Mobility can open up the firm to security threats, such as lost or stolen devices with corporate data on-board or malware infection from an insecure app. To help enterprises cope with the security challenge posed by BYOD and mobility, FierceMobileIT is bringing together a panel of experts for a July 24 webinar at 1 pm ET covering the topic.
In case you missed the company email, this is official Telework Week, and a new study confirms the benefits of telecommuting programs for both the employer and employee.
Mobility has the potential to bring significant productivity gains to organizations, but many companies still aren't taking those gains seriously enough, a new study finds.
Most enterprises plan to increase their investments in mobile technologies over the next 12 to 18 months, according to a survey of 600 senior managers surveyed by IBM.
The title sounds a bit like a Jetsons episode, but Forrester analyst TJ Kleitt blogs three practical suggestions for CIOs in supporting the type of workplace that fosters employee engagement.
Close to half of employees said social tools help increase their productivity, and close to one-third said they would spend their own money to buy social tools for work, according to a survey of 9,908 information workers in 32 countries conducted by research firm Ipsos on behalf of Microsoft.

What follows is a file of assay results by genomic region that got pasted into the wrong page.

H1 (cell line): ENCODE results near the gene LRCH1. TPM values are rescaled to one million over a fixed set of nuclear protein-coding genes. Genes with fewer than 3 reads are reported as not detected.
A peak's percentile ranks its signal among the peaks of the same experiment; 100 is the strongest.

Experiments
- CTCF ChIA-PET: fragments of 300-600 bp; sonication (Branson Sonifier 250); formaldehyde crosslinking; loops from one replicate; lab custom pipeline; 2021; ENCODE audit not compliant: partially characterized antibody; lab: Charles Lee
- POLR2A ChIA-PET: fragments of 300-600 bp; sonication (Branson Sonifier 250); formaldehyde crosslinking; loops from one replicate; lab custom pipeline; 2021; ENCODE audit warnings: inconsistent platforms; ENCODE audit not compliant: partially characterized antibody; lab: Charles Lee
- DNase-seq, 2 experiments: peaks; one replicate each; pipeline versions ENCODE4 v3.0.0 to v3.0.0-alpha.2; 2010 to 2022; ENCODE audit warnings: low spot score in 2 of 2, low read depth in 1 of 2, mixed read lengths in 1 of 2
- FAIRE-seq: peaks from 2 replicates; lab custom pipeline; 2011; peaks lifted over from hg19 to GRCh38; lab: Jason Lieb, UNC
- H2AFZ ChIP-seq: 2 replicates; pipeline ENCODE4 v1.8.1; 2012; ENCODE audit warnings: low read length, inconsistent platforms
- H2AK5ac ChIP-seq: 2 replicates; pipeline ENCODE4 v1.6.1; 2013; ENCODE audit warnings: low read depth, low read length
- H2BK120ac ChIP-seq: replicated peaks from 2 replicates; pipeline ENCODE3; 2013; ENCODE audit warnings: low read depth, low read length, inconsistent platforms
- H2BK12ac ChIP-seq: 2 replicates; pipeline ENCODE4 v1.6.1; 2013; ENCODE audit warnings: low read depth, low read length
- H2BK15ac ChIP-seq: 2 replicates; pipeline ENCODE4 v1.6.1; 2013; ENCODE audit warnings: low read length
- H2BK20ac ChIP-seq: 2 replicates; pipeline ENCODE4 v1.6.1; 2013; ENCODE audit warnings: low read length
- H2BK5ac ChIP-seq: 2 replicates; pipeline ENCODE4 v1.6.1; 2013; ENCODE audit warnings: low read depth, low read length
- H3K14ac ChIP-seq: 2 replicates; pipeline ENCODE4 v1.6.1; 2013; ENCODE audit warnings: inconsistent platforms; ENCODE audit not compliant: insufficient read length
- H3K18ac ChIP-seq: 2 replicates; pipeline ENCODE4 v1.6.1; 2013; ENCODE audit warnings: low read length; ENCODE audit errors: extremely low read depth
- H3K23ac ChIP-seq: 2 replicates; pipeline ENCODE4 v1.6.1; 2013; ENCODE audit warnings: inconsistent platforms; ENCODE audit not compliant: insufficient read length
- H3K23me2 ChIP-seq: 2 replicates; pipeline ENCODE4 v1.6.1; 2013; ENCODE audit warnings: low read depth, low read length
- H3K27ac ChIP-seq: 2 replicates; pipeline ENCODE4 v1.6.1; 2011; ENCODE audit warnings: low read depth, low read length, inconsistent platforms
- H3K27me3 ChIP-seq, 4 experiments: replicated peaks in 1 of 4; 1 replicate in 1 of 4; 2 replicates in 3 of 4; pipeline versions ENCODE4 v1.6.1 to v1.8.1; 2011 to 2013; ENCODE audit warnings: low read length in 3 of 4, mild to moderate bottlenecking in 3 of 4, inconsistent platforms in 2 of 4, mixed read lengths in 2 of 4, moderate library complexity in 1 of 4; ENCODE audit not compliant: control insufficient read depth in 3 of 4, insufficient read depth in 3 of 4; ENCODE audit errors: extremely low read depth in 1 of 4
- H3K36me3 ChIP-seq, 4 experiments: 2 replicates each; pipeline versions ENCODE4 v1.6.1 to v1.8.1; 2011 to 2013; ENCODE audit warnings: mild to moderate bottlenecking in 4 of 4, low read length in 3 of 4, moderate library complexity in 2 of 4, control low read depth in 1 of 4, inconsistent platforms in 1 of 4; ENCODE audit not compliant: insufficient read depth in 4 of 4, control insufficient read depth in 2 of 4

BYOD employees are gaining an average of 37 minutes of productive time per week, and BYOD implementation generates $350 of value each year per mobile employee, according to a recent report by Cisco.
A lot more organizations are planning to take advantage of telework this year than last year, and much of the growing interest is at federal agencies.
When it comes to the skills most vital to enterprise performance, fewer than 40 percent of employees really make the grade, according to a study from the Corporate Executive Board.
Enterprises should find a middle way on social media use, between prohibition and unrestricted access, advised Forrester Research analyst Nick Hayes in a recent blog post. Hayes noted that security and risk management personnel usually opt for prohibition because of the risks.